Defining "Service" and its Implications for IT

By Michael Champion

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For the last few years there has been a lot of buzz about services of one sort or another: "software as a service", "Web services", and "service oriented architectures (SOA)" come most quickly to mind.

But, you might ask, just what is meant by the word "service" anyway? It is actually rather difficult to define it except by using that same word or a very close cognate.

For example one often sees definitions along the lines of "software as a service means software that is loaded on demand from a server" or "SOA is an approach to building software systems made up of a collection of autonomous services."

Such definitions beg the question (or, as geeks might say, offers an infinitely recursive definition): can we do better than this, or is "service" just an axiomatic term whose meaning is assumed to be understood?

Maybe we can't do better in terms of a logical definition but what we can do is pursue some analogies that shed light on what "service" means by comparing with what the word means in the larger business sense.

Defining "Service"

In the real world, we use services all the time -- getting money from banks, ordering food from a restaurant, getting clothes dry cleaned, and so on. What makes these "services" is that we don't need to know anything about banking, cooking, cleaning, etc. in order to use them, we simply request them.

This analogy between the service sector in the real world and the service orientation to software architecture may prove fruitful in analyzing the costs and benefits of SOA for a specific scenario.

In the real world, services provide something of value to those who know how to request and consume them, without having to know how to produce that value. How does all this relate to Web services, SOA, etc.?

In a nutshell, service orientation is an approach to designing systems in which each component knows only how to request and consume the services provided by other components, and little about their internal algorithms, data structures, stored data formats, query languages, etc.

This is basically the value that web services add to service orientation. SOAP, WSDL, and the others are a set of specifications and technologies that describe in detail how to request software services using Web and XML tools.

The most important feature of these technologies is that they define only the interface to a software component or process, and are independent of the language it is implemented in or the platform it runs on. In that sense, Web services technologies are like the pictorial menu of a Chinese restaurant by which one orders a meal by a simple "interface" that allows you to know nothing of the language, raw materials, spices, and techniques that must be employed to deliver it.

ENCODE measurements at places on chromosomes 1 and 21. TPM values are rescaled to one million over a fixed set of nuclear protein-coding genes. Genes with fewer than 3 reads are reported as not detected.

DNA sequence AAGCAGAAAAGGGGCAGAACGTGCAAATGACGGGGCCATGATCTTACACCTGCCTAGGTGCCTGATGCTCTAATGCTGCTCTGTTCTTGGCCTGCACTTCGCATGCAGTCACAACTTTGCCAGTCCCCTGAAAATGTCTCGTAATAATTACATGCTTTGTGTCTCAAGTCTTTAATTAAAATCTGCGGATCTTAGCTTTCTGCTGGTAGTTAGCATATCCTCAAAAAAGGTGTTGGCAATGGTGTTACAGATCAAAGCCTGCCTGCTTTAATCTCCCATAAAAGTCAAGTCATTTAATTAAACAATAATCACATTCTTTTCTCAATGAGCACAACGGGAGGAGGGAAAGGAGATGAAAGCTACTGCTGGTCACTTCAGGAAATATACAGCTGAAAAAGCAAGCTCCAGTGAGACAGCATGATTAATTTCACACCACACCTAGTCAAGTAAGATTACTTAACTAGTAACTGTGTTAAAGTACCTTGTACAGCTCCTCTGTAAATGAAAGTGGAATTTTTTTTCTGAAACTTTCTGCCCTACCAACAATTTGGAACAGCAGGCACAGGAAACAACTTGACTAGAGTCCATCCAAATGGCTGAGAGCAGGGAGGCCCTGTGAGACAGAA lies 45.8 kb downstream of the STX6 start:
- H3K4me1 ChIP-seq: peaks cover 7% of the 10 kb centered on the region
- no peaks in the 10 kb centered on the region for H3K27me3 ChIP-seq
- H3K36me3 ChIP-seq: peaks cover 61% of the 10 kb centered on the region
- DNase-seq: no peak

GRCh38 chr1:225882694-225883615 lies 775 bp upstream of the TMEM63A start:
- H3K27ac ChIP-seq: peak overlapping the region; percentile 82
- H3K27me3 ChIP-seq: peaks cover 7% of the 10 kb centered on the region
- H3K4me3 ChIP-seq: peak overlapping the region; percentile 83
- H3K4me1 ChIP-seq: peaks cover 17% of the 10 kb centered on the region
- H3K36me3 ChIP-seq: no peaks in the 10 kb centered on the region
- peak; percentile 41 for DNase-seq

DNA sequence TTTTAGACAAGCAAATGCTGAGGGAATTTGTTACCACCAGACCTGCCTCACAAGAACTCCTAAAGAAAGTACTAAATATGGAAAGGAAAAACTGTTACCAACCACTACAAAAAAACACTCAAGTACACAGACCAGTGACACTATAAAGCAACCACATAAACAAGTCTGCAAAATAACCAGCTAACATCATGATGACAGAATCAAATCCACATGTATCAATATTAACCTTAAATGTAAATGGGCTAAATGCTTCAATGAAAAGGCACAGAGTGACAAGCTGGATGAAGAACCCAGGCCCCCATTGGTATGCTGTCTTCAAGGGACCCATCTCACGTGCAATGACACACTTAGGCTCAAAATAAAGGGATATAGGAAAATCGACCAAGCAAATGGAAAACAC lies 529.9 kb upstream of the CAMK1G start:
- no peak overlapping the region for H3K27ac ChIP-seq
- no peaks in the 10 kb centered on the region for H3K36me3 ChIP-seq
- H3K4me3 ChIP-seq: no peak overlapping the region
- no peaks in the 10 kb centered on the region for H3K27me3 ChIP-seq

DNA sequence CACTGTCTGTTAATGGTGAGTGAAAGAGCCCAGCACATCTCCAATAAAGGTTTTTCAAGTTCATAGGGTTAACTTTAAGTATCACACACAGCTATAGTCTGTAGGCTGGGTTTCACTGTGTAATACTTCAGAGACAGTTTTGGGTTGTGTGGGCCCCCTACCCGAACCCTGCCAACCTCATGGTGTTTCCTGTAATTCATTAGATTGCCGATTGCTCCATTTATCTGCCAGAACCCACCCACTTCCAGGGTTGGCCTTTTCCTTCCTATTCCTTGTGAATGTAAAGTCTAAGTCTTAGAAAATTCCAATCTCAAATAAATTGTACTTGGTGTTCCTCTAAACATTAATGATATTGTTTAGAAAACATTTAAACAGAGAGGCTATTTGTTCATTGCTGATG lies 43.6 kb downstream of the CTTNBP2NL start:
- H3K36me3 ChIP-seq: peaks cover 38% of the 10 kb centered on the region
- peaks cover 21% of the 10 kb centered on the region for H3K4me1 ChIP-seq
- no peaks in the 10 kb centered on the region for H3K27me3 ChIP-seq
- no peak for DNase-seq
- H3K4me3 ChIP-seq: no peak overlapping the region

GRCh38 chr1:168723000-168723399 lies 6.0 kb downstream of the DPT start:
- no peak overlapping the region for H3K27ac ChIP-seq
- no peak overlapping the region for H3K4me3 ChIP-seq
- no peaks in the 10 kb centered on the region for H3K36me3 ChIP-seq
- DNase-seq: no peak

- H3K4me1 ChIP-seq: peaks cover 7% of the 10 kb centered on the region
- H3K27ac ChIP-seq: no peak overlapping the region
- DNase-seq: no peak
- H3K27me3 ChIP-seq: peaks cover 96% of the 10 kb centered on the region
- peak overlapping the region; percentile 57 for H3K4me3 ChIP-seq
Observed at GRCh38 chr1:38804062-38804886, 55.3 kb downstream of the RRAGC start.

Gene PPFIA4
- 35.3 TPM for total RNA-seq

Pros and Cons of Services

Just as it is more expensive to eat at a restaurant than to buy food and cook it at home, there are various costs associated a service orientation to software.

First, of course, someone must make an up-front investment in building specialized services and this investment is risky because you seldom know for certain whether there is a real demand for those services at a profitable price point.

Another cost is the overhead of communicating between components with messages rather than shared memory or direct function calls. Similarly, XML is vendor and platform neutral, but imposes a processing overhead for parsing, character conversion, object building, and so on.

Nevertheless, these costs enable some very substantial benefits. Most important is simply that consumers have a choice of service suppliers in a service economy, and flexibility to choose the right service in a service architecture.

The efficiencies one gets by growing one's own food or building one's own components can be negated if specialized suppliers that can do this better come into being. Likewise, enterprise systems that communicate using shared data structures and specialized APIs can turn into liabilities if they impede the ability to initiate or accommodate change.

Customer needs are certain to change, existing suppliers may fail to provide good service, new suppliers who can provide better services at a lower price will come into existence -- economies and software architectures that can respond to theses and other changes may well deliver value that outweighs the costs.

Service architectures also create opportunities for suppliers. First, the barriers to entry are lower if they can focus on providing one particular service extremely well and using other suppliers to flesh out offerings.

Likewise the odds of success for a high-value supplier are greater in a world where consumers have the ability to make choices and have an incentive to choose the best rather than the biggest or cheapest supplier.

Service economies took a long time to evolve, and continue to create considerable disruption. The same is likely to occur with service architectures.

It will take some time to restructure existing systems to share only interface information among components, and some time to demonstrate that the benefits outweigh the costs. The analogy presented here between services in the economic sense and services in the technological sense suggests that this evolution will take place.

Michael Champion is a senior technologist at Software AG, Europe's largest and most established systems software provider. He has been a software developer for 20 years, including co-chairing the W3C's Web Services Architecture Working Group. Champion is an author of numerous articles and a frequent speaker at industry events.